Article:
Physically, it also offers escape: various VR artworks trick the physical self out of the gallery space, while for Keiken’s The Life Game (2021), I – a 41-year-old cishet man – lay back and had a relentlessly busy womblike appendage laid upon me, a soundscape marrying the action below to entirely take me out of my comfort zone and into a place of reconsideration.

In part due to the digital nature of the exhibition works, there is a world of creative experiences that far depart the physicality of the gallery space in Düsseldorf. However, this also offers a physical potentiality – Obrist tells Wallpaper* that ‘as the show continues here for 18 months, it starts elsewhere’, breaking away from analogue-conventional norms of works having to be packaged and moved and offering new possibilities to exhibition-making.

By then, the show may look different. Having already carried out all those studio visits to ensure that new artists and ideas were present, Obrist will continue not only searching for new works to install in the show – during its lengthy run it will shift and change, as a modern AAA game is patched and updated – but will also commission and develop new works.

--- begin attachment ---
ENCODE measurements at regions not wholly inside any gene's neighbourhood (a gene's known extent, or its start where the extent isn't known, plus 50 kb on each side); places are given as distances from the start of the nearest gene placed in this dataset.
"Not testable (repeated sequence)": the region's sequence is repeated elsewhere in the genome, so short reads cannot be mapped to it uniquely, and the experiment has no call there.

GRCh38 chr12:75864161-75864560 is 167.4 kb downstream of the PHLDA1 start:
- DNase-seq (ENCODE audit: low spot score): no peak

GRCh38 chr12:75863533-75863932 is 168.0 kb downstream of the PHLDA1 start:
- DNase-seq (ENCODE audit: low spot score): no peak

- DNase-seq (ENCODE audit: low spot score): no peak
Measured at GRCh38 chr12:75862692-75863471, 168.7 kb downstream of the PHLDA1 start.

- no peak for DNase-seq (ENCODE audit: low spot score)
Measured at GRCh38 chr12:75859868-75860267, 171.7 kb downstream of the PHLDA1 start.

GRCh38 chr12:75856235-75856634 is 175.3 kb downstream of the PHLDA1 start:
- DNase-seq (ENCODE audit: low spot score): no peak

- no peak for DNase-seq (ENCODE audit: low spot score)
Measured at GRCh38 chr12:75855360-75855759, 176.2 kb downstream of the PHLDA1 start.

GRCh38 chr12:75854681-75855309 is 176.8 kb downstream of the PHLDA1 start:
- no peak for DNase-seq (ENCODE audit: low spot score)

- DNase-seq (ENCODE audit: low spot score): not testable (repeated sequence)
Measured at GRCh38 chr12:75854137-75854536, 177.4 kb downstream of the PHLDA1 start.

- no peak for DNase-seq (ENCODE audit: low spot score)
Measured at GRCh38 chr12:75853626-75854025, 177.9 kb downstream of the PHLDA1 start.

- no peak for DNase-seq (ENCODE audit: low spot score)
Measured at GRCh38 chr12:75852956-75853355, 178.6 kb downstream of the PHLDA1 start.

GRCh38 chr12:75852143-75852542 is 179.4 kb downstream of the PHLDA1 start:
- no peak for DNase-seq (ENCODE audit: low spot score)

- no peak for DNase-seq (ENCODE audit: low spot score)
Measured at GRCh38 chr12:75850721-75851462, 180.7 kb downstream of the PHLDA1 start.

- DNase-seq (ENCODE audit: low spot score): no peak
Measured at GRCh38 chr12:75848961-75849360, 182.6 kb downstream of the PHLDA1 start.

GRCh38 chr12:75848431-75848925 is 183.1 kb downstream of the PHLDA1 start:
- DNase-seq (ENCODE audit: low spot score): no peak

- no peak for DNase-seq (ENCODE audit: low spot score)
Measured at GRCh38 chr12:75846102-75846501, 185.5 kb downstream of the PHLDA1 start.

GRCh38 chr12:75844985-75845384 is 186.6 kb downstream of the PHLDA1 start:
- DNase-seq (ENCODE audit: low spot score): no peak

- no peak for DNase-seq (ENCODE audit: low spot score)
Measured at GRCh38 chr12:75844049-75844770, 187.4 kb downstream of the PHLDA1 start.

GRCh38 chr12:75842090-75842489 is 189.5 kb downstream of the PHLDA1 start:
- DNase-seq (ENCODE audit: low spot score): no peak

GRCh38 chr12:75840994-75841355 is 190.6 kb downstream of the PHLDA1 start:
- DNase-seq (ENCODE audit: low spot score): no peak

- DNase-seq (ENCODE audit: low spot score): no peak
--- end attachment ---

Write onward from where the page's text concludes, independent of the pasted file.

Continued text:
As politics saturates the physical, so it also saturates the digital. It is overtly present in works such as Brathwaite-Shirley’s (the guilt, privilege, and anxiety follow me) but ever present within more well-known projects like Harun Farocki’s Serious Games, documenting the tight industrial-game complex through young soldiers practising wargames via game simulators. There is a sense in this exhibition that we are at an age not dissimilar to the mid-20th century of pop art, cybernetics, and Tomorrowism. We couldn’t really imagine then just how the following decades’ cultural and digital worlds would entangle so profoundly, and similarly, we perhaps can’t quite predict how games, AI, VR, and digital landscapes will inform the next generation of artists. This exhibition marks the start of that journey, and both the content and curatorial approach of ‘Worldbuilding’ over its 18 months may prove to be a seminal moment in how exhibitions meet the digital future. §